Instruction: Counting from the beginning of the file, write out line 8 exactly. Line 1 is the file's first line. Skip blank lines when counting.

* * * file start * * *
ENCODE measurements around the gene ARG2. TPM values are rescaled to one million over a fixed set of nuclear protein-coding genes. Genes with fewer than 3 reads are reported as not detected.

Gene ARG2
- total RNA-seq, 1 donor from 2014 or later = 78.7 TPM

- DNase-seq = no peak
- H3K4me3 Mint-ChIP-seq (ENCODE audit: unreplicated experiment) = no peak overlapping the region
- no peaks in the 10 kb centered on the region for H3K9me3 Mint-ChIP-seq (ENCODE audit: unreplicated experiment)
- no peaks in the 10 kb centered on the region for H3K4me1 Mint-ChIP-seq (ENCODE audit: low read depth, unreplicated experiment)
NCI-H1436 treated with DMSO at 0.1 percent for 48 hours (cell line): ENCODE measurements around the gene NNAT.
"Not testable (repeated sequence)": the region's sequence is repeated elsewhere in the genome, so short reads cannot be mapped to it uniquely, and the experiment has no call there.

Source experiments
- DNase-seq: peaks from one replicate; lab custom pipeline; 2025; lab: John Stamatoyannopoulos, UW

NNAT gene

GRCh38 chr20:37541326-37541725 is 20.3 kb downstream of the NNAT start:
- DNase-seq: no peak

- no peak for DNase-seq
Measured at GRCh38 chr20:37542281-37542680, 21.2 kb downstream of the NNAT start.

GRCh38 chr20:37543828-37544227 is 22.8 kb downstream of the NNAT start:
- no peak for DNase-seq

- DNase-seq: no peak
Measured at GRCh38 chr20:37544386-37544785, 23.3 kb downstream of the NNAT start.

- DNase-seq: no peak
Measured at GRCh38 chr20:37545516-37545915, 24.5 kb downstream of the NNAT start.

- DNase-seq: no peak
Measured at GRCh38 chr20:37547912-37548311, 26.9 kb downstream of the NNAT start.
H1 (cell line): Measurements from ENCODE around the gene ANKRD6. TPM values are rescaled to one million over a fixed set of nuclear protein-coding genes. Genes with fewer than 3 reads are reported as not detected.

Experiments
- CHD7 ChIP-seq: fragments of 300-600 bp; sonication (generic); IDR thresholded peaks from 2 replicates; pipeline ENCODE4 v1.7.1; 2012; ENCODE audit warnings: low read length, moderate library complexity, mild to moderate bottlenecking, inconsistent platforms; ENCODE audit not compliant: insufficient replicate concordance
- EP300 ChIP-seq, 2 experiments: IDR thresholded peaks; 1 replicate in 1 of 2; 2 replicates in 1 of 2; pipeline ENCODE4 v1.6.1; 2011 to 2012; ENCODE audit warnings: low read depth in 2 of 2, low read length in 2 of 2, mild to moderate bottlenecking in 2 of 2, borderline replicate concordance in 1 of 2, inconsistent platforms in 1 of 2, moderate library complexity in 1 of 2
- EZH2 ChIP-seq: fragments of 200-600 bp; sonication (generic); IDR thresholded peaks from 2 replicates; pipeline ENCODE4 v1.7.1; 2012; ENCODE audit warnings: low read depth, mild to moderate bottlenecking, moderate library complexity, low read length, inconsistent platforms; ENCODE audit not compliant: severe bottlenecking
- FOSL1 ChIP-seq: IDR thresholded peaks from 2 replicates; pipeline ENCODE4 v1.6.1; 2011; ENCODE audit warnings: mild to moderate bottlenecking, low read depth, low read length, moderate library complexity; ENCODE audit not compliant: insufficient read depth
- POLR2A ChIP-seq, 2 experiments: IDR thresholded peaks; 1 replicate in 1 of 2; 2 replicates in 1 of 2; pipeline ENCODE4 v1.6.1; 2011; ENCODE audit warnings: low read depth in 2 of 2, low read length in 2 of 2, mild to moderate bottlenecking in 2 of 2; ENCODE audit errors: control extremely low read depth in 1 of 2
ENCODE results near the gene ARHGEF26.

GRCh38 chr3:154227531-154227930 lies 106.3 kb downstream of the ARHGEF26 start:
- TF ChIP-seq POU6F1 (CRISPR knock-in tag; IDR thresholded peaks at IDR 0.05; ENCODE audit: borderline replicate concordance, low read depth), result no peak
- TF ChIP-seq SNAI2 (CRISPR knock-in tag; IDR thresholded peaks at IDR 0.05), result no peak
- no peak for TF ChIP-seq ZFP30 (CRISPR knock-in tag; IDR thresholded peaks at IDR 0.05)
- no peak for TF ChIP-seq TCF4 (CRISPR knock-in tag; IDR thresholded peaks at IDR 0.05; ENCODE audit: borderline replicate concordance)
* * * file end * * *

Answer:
NCI-H1436 treated with DMSO at 0.1 percent for 48 hours (cell line): ENCODE measurements around the gene NNAT.